Censor (2021)

Obviously, we’re kind of invested in video nasties, what with our deep dives into sections 1, 2 and 3 of the films that were criticized for their violent content by the UK press and various organizations such as the National Viewers’ and Listeners’ Association.

Thanks to a loophole, these films did not have to pass through the British Board of Film Classification. Soon could rent films that could never have made it into British theaters. Obviously, guardians of decency and morality soon lost their minds. It’s kind of hard to put this into a U.S. frame of mind. Sure, we had the PMRC, but we didn’t grow up in Thatcher’s England.

Yet nearly forty years later, the lure of video nasties still gets our collective lizard brain excited. We live in a place where you can now just load up something like Anthropophagous on a streaming service, but at one point, it wasn’t just hard to find that movie. According to the Video Recordings Act 1984, all video releases required BBFC certification, along with a stricter code of censorship on home video than it did for actual films. If caught renting or selling these movies, authorities could use the Obscene Publications Act 1959 to levy fines, potential jail sentences and even close down businesses.

All we got were stickers on our albums and some scattered record burnings. Nothing like the outright panic that occurred in the UK.

This is the world that Censor takes place in.

Enid is a video censor (Niamh Algar) who approves a movie* that a killer claims inspired him to devour his wife’s face. Her notoriety leads to a producer named Doug Smart (Michael Smiley) to personally ask for her to censor his newest film, Don’t Go in the Church. He’s also attracted to the woman he sees hidden behind her thick glasses and severe lack of fashion, saying that she should be in one of his movies.

Enid replies, “I don’t think I like the idea of being raped and cut into pieces on screen.”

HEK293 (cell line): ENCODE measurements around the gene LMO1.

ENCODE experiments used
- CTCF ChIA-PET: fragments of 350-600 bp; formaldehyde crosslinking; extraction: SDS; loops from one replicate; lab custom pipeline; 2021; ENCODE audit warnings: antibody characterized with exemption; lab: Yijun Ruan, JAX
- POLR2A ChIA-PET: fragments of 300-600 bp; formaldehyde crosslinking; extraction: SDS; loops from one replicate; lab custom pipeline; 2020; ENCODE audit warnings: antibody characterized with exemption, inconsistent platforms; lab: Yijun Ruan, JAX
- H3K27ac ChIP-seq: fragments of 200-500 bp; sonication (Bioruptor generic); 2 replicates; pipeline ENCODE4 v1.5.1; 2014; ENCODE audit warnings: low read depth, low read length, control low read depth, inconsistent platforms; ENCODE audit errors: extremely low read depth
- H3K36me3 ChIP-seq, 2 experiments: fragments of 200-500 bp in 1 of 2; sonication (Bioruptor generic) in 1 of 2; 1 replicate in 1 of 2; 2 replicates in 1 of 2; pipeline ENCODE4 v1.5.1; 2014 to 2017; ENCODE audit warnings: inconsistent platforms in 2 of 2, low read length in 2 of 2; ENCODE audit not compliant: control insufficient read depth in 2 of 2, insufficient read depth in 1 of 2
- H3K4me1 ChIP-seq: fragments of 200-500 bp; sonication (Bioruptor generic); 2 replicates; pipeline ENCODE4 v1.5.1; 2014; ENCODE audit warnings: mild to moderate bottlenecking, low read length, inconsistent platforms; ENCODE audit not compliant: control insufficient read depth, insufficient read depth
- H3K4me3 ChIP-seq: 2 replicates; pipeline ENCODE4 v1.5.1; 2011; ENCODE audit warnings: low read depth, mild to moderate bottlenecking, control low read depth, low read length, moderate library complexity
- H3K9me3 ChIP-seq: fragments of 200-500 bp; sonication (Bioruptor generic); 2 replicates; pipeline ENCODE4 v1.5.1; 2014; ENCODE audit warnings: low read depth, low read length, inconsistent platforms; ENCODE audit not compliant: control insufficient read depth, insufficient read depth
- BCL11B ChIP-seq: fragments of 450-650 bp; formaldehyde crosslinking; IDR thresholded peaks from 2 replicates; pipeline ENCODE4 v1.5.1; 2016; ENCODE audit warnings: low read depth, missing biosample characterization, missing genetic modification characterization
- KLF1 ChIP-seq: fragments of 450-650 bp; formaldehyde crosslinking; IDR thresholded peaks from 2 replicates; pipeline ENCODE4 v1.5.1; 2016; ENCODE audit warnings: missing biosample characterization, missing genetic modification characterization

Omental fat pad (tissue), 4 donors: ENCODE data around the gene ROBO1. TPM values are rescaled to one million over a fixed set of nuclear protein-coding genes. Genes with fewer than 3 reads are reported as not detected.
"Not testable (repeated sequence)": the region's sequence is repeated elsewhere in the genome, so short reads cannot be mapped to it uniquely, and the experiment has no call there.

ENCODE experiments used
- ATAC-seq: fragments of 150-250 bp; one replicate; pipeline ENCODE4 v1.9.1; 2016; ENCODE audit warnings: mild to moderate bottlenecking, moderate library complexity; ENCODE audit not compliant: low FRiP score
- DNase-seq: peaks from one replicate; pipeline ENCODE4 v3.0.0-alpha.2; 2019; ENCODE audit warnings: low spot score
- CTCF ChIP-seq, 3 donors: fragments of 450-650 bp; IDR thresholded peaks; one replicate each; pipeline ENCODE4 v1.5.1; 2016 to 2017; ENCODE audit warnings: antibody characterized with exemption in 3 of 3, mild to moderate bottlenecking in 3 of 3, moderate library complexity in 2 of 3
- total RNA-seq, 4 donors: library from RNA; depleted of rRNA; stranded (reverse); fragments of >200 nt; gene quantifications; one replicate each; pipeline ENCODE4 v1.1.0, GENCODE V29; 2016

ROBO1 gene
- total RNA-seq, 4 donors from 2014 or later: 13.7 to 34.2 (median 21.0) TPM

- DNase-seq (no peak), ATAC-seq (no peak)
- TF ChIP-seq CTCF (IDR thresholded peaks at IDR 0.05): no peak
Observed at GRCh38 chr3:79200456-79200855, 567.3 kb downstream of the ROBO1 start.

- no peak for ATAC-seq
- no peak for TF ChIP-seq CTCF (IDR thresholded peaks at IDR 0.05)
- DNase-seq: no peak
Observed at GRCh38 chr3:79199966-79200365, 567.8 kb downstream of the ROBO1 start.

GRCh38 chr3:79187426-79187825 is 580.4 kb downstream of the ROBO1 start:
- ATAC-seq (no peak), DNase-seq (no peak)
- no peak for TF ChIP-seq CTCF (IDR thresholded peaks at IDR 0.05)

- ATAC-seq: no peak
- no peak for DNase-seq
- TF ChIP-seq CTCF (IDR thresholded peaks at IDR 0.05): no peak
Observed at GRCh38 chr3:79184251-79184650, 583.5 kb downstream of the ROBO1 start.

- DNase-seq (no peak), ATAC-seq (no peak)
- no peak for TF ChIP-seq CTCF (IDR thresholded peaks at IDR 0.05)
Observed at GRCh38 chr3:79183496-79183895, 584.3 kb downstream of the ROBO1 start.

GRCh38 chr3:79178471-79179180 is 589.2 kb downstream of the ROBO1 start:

The shady producer shoots back, “The public would love it.”

As she continually watches the film in an attempt to slice its most worrisome moments — Enid is fastidious in her job, unlike many of her co-workers — she is reminded of her sister Nina, who disappeared when she was only seven years old. She becomes convinced that the actress Alice Lee (Sophia La Porta) is her missing sibling who has been forced to appear in these increasingly violent films.

With her parents asking her to move on, Enid has no choice but to use the attraction that the producer has for her and follow him home. He thinks he’s getting a chance to sleep with her. She wants more information on Alice Lee’s next movie with director Frederick North (Adrian Schiller). As he attempts to seduce her, she pushes him away, causing an accident where he’s violently impaled on one of his awards. At this point, reality and dreams start to mesh, brought together with the lines of tracking and fuzz that VHS movies once awarded us with.

This moves Enid literally into the woods, seeking out the set and directed North, who confesses that all that he knows is that his movie was based on a true story. He casts her in the film without knowing that our protagonist has completely dissociated herself from reality and has the mission to rescue her sister and thereby end the blight of the video nasties.

Director and co-writer** Prano Bailey-Bond explored similar territory in her 2015 short Nasty, a film in which a young boy searches for his missing father by watching the lost man’s collection of video nasties. For a first feature, she does an admirable job of keeping a consistent tone of dread and nastiness; this would fit somewhat into the giallo subgenre of “woman slowly losing her mind in an attempt to come to grips with her past,” which may be the longest name of a sub-genre ever.

Unlike movies set in the 80s that keep things strictly neon, production designer Paulina Rzeszowska and director Bailey-Bond strove to keep things within the gray world — until we enter the videodrome, as it were — of Thatcher. Once those films start to play, they feel real, as the goal was that each fake movie had to have its own storyline, even if we don’t see them play out in Censor. What we end up with is a sinister Wizard of Oz, where the escape to fantasy looks filled with the colors of Bava and the soft darkness of Eurohorror.

The film may have an ending you see coming from the beginning, but it’s still a pretty entertaining and tight affair. And hey — anyone making horror movies that are just 82 minutes long understands exactly one very important and lost rule of how the genre should play.

You may be upset with the fact that your beloved video nasties will get a new audience of people who may not understand why they’re important to you. Perhaps you will get the opportunity to explain it to them and open the gates somewhat. Or you can always avoid it, wait for this to pass over and content yourself by watching Bloody Moon for the twentieth time.

As for me, I hope that someday, Bailey-Bond makes a full version of Don’t Go Into the Woods, because it looks like the kind of film that I absolutely love.

You can learn more about Censor at the official site.

*It’s Deranged, the real 1974 movie directed by Alan Ormsby and Jeff Gillen. I kind of love how Censor balances films created within its universe with actual movies.

**Co-writer Anthony Fletcher also worked on both of these films.

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